The Minister of Local Government (minaloc), Protais Musoni, has publicly admitted that there are serious challenges to wrestle with vis-à-vis service delivery at local administrative levels.
In a consultative plenary session with lawmakers at the Lower Chamber of Deputies yesterday morning, Musoni acknowledged tendencies of corruption, among others.
“In general, these problems are present but they are different from those we had in the past,” Musoni admitted, citing some improvements but said more efforts are needed to fix the hitches.
Presenting the matter before parliament, the head of parliament’s Political Affairs Committee, Bernadette Kanzayire had stressed some administrative glitches, citing people, especially in Kigali, who have spent more than two years trying to acquire land titles.
Local leaders also have a tendency of not availing themselves to people so as to solve their problems as required.
“They give people appointments but they don’t keep them, people later give up on getting assistance after wasting much of their valued time,” she pointed out, asking the minister to explain what measures were in place to deal with that and others, including widespread corruption in tendering and land title giving processes.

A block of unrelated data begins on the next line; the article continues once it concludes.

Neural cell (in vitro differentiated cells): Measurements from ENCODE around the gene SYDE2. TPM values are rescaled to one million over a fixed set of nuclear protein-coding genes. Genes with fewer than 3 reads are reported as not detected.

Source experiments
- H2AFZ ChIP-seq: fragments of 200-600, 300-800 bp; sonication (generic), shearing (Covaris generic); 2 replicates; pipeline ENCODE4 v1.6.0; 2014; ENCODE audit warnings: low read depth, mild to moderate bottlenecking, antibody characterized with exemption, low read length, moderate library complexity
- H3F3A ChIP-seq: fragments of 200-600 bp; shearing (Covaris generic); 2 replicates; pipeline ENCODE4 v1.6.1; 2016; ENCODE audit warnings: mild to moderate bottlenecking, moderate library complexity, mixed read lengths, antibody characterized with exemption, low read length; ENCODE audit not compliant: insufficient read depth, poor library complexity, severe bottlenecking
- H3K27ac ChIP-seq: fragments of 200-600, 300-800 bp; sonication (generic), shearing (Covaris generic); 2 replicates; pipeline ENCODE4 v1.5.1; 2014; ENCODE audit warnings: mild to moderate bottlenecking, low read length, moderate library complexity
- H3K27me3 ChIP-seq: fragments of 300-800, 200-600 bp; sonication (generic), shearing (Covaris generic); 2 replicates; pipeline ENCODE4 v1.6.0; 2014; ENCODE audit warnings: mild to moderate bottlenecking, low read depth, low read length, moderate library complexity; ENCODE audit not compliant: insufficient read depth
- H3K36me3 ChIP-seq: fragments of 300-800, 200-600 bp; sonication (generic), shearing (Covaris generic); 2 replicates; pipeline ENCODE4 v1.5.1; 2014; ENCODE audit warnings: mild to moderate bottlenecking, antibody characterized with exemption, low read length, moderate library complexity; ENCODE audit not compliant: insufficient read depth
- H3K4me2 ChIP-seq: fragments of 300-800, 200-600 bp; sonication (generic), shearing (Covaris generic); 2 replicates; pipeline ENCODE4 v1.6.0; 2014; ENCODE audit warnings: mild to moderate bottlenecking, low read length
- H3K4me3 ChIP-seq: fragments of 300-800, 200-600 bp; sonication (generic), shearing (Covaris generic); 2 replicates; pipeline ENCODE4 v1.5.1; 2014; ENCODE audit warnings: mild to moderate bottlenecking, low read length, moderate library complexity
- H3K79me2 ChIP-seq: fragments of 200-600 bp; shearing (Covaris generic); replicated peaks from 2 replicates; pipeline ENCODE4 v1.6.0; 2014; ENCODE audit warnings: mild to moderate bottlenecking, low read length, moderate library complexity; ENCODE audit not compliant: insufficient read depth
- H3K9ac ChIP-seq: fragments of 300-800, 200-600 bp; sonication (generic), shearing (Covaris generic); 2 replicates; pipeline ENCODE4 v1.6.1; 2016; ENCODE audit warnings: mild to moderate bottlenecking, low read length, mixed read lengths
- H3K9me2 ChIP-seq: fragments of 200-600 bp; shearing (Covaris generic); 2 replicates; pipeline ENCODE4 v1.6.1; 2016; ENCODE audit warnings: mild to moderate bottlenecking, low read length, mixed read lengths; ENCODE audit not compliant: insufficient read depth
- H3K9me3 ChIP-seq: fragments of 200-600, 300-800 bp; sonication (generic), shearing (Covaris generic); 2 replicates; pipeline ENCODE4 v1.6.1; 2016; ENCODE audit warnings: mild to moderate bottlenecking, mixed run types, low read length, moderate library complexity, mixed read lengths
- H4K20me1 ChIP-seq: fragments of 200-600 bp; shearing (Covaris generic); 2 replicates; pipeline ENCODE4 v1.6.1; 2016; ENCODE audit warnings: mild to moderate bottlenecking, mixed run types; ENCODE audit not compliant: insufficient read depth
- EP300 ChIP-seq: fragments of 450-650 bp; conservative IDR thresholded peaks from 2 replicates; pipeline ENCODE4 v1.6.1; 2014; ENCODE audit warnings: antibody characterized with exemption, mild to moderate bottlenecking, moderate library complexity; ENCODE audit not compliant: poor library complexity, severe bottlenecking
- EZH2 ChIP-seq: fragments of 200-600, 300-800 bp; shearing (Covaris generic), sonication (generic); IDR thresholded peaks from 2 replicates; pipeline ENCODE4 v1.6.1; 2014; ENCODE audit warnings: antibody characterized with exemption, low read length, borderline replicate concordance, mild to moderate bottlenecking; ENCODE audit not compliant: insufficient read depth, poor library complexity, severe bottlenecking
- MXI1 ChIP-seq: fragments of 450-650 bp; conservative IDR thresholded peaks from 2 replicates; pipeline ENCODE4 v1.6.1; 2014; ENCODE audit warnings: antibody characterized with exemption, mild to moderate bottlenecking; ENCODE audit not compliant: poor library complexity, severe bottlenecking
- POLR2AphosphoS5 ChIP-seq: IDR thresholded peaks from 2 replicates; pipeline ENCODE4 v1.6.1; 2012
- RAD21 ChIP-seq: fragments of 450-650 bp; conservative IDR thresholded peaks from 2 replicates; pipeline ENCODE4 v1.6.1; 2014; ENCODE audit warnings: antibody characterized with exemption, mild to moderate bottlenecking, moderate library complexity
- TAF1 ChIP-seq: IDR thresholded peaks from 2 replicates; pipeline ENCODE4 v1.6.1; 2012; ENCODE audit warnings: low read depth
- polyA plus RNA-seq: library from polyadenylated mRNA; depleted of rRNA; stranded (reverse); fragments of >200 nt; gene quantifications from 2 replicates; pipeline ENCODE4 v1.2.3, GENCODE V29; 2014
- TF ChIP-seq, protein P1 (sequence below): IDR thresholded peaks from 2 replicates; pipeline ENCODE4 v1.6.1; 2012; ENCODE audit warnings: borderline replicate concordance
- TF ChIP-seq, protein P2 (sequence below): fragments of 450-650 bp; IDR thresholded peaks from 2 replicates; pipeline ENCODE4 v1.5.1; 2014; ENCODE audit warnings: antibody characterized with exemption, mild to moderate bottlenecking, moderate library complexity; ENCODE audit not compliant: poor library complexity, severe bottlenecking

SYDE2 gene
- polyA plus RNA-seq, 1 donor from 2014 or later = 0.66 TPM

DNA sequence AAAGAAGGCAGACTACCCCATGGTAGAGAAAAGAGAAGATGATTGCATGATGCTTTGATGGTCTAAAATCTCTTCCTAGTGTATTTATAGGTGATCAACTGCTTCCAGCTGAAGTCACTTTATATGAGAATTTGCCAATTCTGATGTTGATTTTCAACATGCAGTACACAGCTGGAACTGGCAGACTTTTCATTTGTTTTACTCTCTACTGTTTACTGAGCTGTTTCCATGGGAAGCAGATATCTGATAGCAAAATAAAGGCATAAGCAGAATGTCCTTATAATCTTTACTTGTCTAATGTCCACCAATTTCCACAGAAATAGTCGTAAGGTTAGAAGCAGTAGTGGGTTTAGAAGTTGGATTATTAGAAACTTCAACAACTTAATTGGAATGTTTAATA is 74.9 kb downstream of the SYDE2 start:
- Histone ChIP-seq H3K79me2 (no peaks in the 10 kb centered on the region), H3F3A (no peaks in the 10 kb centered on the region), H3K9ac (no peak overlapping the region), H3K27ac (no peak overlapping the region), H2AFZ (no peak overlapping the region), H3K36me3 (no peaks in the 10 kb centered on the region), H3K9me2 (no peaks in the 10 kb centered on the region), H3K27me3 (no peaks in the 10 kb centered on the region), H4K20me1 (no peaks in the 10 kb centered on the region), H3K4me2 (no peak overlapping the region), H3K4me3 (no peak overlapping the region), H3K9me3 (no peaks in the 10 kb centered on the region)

Musoni gave details about the bottlenecks in general, saying that many tasks by one person and the linked budget constraints, among others, resulted in people’s issues not being timely addressed.
“There are indicators of a positive change and the trend is good since 2005,” Musoni said, further explaining the measures taken, including the programme of leaders attending to people’s issues in the office in the morning and heading directly to visit communities in the afternoon.
On corruption tendencies, he stressed that despite a “zero tolerance” policy, it is still worrying as it appears even at district level. He, however, added that human resource inspection manuals, among others, have been instituted.
Musoni said that a land bureau at national level and a lands commission at district level were set up to help people get land titles promptly.
The minister explained that the last cabinet meeting proposed that there be a time limit on the period spent while looking for a land title.
“Even though problems cannot completely disappear, measures to curtail them are being implemented,” he said.
Although the lawmakers appreciated the minister’s initial presentation, some 20 others had more questions and proposals.
Among others, Libérata Kayitesi and others proposed a hot-line for people to report malpractices and also supported the idea of punishing wrongdoers.